First Sunday with new missalLater this month, Catholics around the country will have to deal with a revised English liturgy. As CNN’s Belief Blog reports, this new liturgy has been over a decade in the making (WebCite cached article):

The Roman Catholic Mass is undergoing a major overhaul. In an effort to unify how the global church prays, the English translation of the church’s worship service is being modified in order to more accurately reflect the Latin from which the Roman Missal is translated.

Supposedly this is being in order to have the Mass more accurately reflect the Latin text:

“There is an Italian proverb,” said the Rev. Msgr. Kevin W. Irwin, a professor of liturgical studies at the Catholic University of America, “that ‘every translator is a traitor.'”

“Every translation is less than the original,” he said.

What’s funny about this remark, of course, is that the Latin Missal is certainly not the “original” Mass of Christianity. The first Christians, living as they did in the eastern Roman Empire during the first century CE, for the most part didn’t speak Latin at all. Those in the Levant — including Jesus’ own putative homeland, Galilee — most likely spoke Aramaic. A minority there, and almost everyone in other parts of the Near East, spoke Greek. Some in Egypt would have spoken Coptic. Latin would have been even rarer than that, in the earliest Christian churches.

There’s a reason the vast majority of Christianity’s literary output in its first three centuries was in Greek … and that is, that Greek — not Latin — was the language the average Christian was most likely to understand. All of the New Testament books were originally in Greek. Nearly all the ante-Nicene Church Fathers wrote in Greek. (The first major Church Father who wrote mostly in Latin was Tertullian, and he lived near the end of the 2nd century.) As it turns out, the oldest complete and extant Christian liturgy is found in the Didache, which was written in Greek. Not Latin.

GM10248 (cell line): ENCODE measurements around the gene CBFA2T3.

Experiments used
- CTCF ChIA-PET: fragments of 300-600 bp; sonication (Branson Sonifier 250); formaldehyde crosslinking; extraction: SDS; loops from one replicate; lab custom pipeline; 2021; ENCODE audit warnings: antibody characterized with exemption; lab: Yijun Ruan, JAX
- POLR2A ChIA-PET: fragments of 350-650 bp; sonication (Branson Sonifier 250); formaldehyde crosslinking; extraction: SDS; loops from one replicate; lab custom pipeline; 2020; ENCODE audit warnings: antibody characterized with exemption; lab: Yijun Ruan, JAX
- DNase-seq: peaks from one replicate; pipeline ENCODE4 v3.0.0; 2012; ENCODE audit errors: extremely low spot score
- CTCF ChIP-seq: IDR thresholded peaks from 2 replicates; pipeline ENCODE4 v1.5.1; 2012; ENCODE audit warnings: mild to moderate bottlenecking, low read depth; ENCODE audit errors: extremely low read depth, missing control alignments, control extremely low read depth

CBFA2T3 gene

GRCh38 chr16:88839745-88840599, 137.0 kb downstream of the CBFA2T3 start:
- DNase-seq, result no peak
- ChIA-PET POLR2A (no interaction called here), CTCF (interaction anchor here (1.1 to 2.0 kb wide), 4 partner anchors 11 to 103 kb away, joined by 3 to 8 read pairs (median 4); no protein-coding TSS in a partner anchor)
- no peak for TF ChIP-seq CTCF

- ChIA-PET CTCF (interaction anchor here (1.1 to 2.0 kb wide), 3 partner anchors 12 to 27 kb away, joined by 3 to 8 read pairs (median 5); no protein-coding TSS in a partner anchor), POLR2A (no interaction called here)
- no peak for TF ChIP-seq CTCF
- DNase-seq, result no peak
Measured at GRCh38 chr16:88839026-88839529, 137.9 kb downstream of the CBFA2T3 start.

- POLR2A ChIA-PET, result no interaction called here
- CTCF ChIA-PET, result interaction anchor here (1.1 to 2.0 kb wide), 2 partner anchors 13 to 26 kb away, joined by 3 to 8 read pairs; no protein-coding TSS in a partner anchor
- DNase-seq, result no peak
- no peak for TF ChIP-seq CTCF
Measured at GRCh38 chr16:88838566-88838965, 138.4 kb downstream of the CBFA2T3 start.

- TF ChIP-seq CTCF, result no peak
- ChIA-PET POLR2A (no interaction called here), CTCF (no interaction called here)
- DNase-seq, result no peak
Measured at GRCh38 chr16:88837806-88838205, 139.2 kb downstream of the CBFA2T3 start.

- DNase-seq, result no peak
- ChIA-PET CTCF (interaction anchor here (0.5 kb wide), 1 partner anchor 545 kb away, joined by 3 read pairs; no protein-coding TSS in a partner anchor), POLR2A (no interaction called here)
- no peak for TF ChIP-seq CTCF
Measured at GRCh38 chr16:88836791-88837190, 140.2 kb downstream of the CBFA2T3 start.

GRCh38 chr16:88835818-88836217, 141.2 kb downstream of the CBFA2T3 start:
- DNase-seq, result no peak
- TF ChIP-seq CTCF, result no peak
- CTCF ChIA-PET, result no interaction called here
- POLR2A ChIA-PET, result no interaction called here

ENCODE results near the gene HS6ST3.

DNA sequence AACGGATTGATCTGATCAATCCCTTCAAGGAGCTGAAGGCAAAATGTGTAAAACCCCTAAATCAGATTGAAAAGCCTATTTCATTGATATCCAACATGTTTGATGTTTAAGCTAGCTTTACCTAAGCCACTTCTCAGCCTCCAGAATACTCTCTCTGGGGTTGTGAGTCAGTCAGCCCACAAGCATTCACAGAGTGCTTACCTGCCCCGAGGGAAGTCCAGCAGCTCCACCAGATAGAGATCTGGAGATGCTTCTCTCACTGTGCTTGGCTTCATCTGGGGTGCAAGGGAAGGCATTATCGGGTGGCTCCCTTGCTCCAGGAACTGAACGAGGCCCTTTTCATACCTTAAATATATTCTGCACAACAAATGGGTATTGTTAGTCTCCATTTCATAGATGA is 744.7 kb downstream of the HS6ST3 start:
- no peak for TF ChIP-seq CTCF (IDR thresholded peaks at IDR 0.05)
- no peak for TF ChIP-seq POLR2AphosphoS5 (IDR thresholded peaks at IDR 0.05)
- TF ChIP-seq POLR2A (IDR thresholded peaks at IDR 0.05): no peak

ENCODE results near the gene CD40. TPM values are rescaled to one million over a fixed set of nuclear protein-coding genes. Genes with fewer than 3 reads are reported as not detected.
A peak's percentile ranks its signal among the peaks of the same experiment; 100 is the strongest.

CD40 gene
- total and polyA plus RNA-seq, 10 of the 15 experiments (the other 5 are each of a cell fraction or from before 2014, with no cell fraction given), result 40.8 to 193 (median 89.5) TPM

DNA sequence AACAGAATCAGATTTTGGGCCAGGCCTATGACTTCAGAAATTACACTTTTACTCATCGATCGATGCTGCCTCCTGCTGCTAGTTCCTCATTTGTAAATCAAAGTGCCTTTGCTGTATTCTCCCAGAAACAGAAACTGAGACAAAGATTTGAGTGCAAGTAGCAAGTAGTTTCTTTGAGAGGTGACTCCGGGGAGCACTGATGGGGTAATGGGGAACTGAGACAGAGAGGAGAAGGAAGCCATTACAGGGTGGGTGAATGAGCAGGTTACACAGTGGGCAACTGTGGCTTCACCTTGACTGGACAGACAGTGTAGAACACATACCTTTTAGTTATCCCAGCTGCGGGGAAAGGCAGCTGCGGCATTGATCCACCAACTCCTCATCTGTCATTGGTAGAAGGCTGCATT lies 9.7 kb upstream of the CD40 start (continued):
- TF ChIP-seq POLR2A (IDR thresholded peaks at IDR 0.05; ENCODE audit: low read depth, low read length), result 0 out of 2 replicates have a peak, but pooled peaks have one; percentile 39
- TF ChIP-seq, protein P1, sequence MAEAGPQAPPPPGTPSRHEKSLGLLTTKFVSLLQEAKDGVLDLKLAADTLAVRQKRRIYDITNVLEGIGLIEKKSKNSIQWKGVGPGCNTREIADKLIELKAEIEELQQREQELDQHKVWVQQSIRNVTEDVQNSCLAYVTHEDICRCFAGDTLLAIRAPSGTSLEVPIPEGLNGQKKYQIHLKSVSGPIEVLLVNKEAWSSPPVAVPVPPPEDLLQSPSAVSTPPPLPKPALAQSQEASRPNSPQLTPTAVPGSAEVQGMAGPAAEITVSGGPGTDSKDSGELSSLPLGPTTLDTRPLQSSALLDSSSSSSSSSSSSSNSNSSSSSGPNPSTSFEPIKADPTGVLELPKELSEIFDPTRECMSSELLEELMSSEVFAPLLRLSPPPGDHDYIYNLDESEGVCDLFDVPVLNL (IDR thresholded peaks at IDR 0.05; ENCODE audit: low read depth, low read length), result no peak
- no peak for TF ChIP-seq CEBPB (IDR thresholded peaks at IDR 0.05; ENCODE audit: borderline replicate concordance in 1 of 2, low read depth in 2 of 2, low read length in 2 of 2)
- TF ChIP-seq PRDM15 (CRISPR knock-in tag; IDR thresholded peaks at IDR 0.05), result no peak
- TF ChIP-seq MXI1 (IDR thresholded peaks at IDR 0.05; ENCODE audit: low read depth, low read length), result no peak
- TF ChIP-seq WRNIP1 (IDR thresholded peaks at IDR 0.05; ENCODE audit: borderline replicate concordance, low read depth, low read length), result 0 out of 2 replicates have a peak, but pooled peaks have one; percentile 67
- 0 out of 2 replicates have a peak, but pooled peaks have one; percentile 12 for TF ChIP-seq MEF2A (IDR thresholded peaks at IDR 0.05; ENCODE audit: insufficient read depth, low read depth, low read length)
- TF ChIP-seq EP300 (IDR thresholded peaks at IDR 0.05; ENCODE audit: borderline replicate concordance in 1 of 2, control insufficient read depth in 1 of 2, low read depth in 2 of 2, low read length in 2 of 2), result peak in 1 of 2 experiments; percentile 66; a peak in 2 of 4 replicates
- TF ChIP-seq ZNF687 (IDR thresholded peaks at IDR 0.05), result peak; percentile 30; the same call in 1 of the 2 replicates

So the good monsignor is factually wrong to state that the Latin Missale Romanum is the “original” Mass. It’s demonstrably not true.

The other problem with this new English translation is that, while it may or may not be “closer” to the official Catholic Mass in Latin, it’s simply not the kind of English that most people speak. An example that the CNN story provides is this:

And in that same prayer [i.e. the Nicene Creed*], where Jesus was once “Begotten, not made, one in being with the Father,” He is now, “begotten, not made, con-substantial with the Father.”

No speaker of English talks that way! “Con-substantial” is not an English word. It’s actually an artificial construct conjured up solely to reinforce the Trinity doctrine. This term is otherwise unknown in English. It makes no sense to translate something into a language, if you aren’t going to actually use that language in a way that its speakers do naturally.

On the other hand, some of the changes are insubstantial and useless:

In the Nicene Creed*, where once Catholics said that God is the “Maker … of all that is seen and unseen,” they will now say God makes “all things visible and invisible.”

Call me crazy — and many do! — but I fail to see how “seen and unseen” is all that far off in meaning from “visible and invisible.” They’re parallel phrases in English. What’s the reason for changing it … except maybe to make a meaningless change just for the hell of it?

I wish American Catholics the best of luck dealing with this new wrinkle in their weekly services.

* Despite the moniker “Nicene Creed,” the creed in question was not composed or propounded at the Council of Nicaea (325). Rather, it was a product of the First Council of Constantinople (381) and later referred to as “Nicene” in order to make it seem as though it had been a product of the earlier Council.

Photo credit: Catholic Church (England and Wales).

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